In the years until his retirement in the late '00s, besides Blue Movie and another big Jenna Jameson hit for Wicked, Satyr, Zen was responsible for some top-rated productions from studios like Vivid (the Stardust series starring then-contract star Jenteal), Metro (Taboo 17-19, Things Change 3-4, Cinesex 1-2 and Revenge) and Caballero (Filthy Rich), while on the gay side, he directed for top studios like All Worlds Video, HIS/VCA and Vivid Man. Zen also edited much of his own work.
"I worked with him many years ago," noted award-winning editor Sonny Malone. "So sad to hear this."
Paul Thomas, with whom Zen worked on Reflections, stated, "Michael taught me much about the importance of excellence editing. He was the most intelligent, learned filmmaker we had; gentle, funny, probably a cuckold. He instilled me with knowledge and confidence. Loved him."
That "cuckold" comment was probably said in jest, but Antine remembered, "Michael was bisexual and he was also married and the father of a son, plus I think he has a couple of grandchildren; his wife Monica, to whom he'd been married for about 50 years, let us all know that he died this morning."
"I first started working with Michael probably in '93," she added. "We did Skin Hunger—we did a whole ton of smaller movies for Vivid; lots and lots and lots; probably several dozen, and we worked for at least a half-dozen other companies as well. I saw him and Monica just a couple of months ago; I was out to dinner with them. He was an amazing human being. He was, number one, brilliant. He had such an understanding of film. He was a teacher of filmmaking, all aspects of making film, and he knew every movie, every plot, every star—he was absolutely brilliant. He was kind; he was a very gentle soul. He would remind me sometimes of Charles Laughton because his feet turned out the way Laughton's did, he was built a little bit like Laughton, and he had a kind of Charles Laughton quality to him. He was generous, he was thoughtful, and just one of the best people I've ever known.
"One quick story: We were shooting one of the Taboo movies, which ran late one night. At 1 a.m. we started the final sex scene but the male star couldn't get it up. He yanked and slapped and yelled at that limp puppet in his hand, and the fluffers all tried, but nothing worked. Michael brought in a stunt cock, but that one didn't work either, so the original guy tried again. By now it was 3 a.m. and Michael was missing. I found him in a corner of the studio, in the dark, on his knees, praying, "Dear God, please let this guy get a hard-on and get this scene done so I can send these people home to bed." The absurdity of him praying for a sex scene—he was very anti-religious in his personal life—made us laugh till tears ran down our cheeks. He was one of the most darling human beings ever to grace our industry."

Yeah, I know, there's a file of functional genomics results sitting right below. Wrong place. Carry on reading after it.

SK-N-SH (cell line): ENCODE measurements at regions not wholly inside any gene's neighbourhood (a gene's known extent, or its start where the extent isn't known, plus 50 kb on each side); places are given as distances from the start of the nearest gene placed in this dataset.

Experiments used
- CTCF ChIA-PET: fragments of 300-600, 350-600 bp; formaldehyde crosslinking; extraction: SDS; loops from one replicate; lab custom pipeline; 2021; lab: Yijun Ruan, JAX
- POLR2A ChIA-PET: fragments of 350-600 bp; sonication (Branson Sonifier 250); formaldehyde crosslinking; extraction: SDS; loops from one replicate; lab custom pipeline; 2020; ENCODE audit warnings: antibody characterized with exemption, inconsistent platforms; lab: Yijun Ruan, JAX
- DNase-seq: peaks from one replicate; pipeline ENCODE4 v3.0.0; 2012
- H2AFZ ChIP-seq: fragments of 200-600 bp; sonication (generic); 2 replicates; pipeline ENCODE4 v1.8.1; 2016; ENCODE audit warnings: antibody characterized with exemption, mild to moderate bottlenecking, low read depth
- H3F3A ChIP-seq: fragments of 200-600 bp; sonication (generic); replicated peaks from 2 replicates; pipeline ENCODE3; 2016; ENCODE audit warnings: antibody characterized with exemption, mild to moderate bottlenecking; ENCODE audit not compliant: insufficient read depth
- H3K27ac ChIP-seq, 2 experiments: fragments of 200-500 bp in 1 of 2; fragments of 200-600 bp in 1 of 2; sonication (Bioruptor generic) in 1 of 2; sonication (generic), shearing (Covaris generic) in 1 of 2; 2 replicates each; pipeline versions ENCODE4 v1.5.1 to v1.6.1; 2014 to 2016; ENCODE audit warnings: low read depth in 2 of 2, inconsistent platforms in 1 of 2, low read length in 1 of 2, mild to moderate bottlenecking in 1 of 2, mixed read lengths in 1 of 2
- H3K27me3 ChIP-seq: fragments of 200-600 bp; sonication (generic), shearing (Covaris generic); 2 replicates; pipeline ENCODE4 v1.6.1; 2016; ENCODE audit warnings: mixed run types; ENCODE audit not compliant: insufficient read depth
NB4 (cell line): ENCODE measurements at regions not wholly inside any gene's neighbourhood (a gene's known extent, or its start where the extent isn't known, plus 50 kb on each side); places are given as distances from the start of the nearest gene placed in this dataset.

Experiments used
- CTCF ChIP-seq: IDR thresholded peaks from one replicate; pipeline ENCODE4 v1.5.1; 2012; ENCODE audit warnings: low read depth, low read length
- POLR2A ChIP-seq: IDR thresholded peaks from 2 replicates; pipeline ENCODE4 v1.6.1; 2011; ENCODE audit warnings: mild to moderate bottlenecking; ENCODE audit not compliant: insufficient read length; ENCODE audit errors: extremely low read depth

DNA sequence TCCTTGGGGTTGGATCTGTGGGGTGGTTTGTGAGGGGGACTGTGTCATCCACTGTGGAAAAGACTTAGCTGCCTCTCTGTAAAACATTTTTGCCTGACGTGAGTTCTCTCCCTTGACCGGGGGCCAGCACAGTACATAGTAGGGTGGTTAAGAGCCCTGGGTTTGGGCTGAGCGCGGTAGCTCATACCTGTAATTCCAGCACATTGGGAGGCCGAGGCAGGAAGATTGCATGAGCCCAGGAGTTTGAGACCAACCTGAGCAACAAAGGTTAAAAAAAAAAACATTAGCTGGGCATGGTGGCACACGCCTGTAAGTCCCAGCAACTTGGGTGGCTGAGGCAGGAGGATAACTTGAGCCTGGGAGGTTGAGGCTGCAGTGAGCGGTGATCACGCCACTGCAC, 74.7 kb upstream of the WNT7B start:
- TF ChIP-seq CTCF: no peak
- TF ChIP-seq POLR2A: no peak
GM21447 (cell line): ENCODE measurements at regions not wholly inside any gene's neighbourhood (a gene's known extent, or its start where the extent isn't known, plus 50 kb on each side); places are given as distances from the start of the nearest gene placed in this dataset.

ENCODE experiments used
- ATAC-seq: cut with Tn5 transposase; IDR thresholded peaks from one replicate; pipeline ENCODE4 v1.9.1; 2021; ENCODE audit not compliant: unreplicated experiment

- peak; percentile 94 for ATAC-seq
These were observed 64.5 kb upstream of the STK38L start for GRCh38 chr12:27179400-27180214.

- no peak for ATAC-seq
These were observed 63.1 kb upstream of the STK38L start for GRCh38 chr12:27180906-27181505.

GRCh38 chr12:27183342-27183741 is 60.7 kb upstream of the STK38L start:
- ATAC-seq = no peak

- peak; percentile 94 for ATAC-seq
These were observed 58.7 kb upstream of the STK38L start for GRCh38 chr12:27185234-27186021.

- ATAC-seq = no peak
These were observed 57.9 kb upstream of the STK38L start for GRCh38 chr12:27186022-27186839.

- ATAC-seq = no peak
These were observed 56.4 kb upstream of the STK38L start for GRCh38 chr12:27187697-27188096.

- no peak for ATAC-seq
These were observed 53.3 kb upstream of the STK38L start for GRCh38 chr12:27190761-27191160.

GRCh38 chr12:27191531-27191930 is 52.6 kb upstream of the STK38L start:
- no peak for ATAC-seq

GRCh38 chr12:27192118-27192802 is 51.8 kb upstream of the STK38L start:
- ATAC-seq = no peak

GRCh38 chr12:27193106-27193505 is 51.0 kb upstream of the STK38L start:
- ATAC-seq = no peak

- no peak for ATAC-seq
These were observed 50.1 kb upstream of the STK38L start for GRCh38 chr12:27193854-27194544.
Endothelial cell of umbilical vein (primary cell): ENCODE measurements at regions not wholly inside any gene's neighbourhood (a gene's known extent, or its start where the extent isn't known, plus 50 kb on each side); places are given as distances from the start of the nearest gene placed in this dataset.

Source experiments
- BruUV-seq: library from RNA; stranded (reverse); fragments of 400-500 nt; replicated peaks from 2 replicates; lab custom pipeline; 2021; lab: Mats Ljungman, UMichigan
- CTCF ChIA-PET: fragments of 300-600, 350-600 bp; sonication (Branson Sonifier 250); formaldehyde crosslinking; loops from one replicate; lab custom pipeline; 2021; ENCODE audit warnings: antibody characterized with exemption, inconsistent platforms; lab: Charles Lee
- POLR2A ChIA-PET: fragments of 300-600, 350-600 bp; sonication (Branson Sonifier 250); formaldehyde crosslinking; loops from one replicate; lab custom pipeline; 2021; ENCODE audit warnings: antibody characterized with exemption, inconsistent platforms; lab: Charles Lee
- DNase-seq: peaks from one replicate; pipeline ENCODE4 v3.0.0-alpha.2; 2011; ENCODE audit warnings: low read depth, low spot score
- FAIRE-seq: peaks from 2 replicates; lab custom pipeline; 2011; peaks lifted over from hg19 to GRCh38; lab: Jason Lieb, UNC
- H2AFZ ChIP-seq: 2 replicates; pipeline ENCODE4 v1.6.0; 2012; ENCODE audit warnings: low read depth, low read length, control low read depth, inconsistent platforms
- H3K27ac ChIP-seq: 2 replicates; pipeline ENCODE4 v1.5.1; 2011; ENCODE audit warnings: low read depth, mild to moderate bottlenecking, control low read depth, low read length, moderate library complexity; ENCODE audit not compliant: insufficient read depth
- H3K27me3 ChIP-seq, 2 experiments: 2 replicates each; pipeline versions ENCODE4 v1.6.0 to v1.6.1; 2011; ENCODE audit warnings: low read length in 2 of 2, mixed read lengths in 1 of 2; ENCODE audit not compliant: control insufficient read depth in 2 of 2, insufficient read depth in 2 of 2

Still, in his later years, Zen was afflicted with the genetically-passed disease Alzheimer's.
"He'd been battling Alzheimer's for the last three or four years," Antine noted. "Actually, when we worked together, his parents were both dying of Alzheimer's, so genetically, he was programmed for it, but two weeks ago, he was diagnosed with pancreatic cancer and then he died this morning from that. After much thought, I believe Michael was spared a fate worse than death by dying quickly at this time of pancreatic cancer rather than dying slowly over the next few years as Alzheimer's claimed his brain bit by bit till he lost all memory of who he was, what he did, the people he loved, his animals, etc. He died as our Michael, not as some vacant body whose final loss would have been forgetting how to breathe. He was spared the very fate he watched his parents go through, and Monica and those who loved him have been spared watching him disappear cell by cell. I for one am grateful for this final gift he was given by the universe."
At present, there are not yet plans for a memorial for Michael Zen, though Antine's Facebook page is filling up with kudos for him. Check back to AVN.com later for the date and place when they are announced.
Pictured: Michael Zen on the set of Stardust; photos by Penny Antine.